What Is the Incubation Period for a Cold?

Author: Gabrielle Marks


The incubation period for a cold depends on the virus contracted. In general terms the incubation period ranges from 2-14 days.

(Centers for Disease Control and Prevention)

Common Cold Virus Incubation Periods

There are over 200 viruses responsible for the common cold. Here are the incubation periods for a few of the most common according to the Centers for Disease Control and Prevention.

Rhinovirus: 2-7 days. 

Coronaviruses: 2-10 days.

Adenoviruses: 2-14 days.

Respiratory Syncytial Virus (RSV): 2-8 days 

 More Info:  Once you have contracted the cold virus, the symptoms generally begin to appear in two to three days. Specific symptoms depend on the virus that is contracted but generally begin with an irritated throat and nose. Within hours other symptoms usually will develop.  Over the course of the first few days nasal secretions thicken.  Other symptoms include cough, post nasal drip, and headache.

Cold Cures

There is no cure for the common cold.  The general medical recommendation for those suffering from cold symptoms is to get plenty of rest and fluids.  Cold medicines do not cure a cold but may help to ease discomfort. Recent medical recommendations warn against children under the age of six years taking any cold medications.

Chicken Soup Works?

Scientists have confirmed that the old-fashioned chicken soup home remedy really works to help alleviate some common cold symptoms. Researchers found that the soup acts as an anti-inflammatory by inhibiting the body's immune cells that react to inflammation.  It also help to thin the mucous, which helps it to flow through the nasal passage faster helping to relieve congestion and the time that the virus is in contact with the nasal lining.

Cold Facts: Over one billion people get colds every year in the United States alone.

Cold Facts: Children average three-eight colds per year.

Cold Facts: Colds are the number one cause of missed school for children.

Cold Facts: Young children often run a low-grade fever when they are infected by the common cold.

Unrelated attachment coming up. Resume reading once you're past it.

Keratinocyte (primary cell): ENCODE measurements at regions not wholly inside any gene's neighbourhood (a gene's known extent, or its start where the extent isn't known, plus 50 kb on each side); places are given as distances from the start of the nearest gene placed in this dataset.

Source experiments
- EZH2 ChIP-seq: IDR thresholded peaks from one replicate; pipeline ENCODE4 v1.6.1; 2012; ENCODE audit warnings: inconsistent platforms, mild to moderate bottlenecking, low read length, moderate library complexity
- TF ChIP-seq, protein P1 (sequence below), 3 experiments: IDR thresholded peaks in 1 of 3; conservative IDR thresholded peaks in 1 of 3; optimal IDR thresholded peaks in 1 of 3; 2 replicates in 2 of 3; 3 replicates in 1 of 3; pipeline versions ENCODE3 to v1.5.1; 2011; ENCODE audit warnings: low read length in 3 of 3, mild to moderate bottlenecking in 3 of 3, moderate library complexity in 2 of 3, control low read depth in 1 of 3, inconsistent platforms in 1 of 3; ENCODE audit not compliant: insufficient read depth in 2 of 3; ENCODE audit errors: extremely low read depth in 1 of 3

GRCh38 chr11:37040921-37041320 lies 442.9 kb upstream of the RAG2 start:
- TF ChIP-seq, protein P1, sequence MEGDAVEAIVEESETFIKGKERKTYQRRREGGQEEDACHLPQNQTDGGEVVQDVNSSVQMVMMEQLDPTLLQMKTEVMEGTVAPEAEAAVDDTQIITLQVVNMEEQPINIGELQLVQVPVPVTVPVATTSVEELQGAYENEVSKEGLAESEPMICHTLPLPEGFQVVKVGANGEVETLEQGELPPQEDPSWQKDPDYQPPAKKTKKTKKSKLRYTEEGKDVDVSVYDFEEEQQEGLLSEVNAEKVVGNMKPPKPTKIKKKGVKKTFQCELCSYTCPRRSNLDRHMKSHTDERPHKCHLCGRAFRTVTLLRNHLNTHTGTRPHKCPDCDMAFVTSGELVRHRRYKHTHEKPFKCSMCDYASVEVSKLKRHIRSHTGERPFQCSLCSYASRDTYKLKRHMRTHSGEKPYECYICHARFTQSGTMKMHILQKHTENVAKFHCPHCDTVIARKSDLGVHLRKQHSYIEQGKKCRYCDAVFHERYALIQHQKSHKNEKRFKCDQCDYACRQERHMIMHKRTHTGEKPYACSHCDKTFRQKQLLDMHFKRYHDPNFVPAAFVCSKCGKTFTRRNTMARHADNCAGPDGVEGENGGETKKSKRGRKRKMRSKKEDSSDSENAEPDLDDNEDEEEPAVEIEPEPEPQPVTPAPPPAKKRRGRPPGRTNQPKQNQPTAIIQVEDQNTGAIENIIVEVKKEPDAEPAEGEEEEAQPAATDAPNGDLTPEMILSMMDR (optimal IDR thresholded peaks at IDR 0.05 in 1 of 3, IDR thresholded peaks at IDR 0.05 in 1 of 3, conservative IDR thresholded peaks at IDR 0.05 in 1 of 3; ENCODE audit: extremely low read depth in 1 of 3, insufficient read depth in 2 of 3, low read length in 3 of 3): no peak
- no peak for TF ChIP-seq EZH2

Works Cited

Mayo Clinic
Common cold: Lifestyle and home remedies

National Library of Medicine - National Institutes of Health.
Common cold

Demographic and Epi Data

Expert Opinion 

Quote:   "When someone has a cold, the nasal secretions are teeming with cold viruses. Coughing, drooling, and talking are all unlikely ways to pass a cold. But sneezing, nose-blowing, and nose-wiping are the means by which the virus spreads."

Source:  Alan Greene M.D.



Quote: "There are more than 200 different viruses that cause colds and this is one of the reasons we get so many. Top of the list are rhinoviruses, but coronaviruses, adenoviruses and respiratory syncytial virus (RSV) can all cause colds, too."

Source:  Dr. Trisha Macnair

(BBC Health) 

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"What Is the Incubation Period for a Cold?." Sophisticated Edge. N.p., n.d. Web. . <http://www.sophisticatededge.com/incubation-period-for-a-cold.html>.  

The information on this Web site is designed for educational purposes only. It is not intended to be a substitute for informed medical advice or care. You should not use this information to treat or diagnose any health problems or illnesses without consulting a physician. It is not meant to take the place of health care or services you may need. Please consult a physician with any questions you may have regarding your health.

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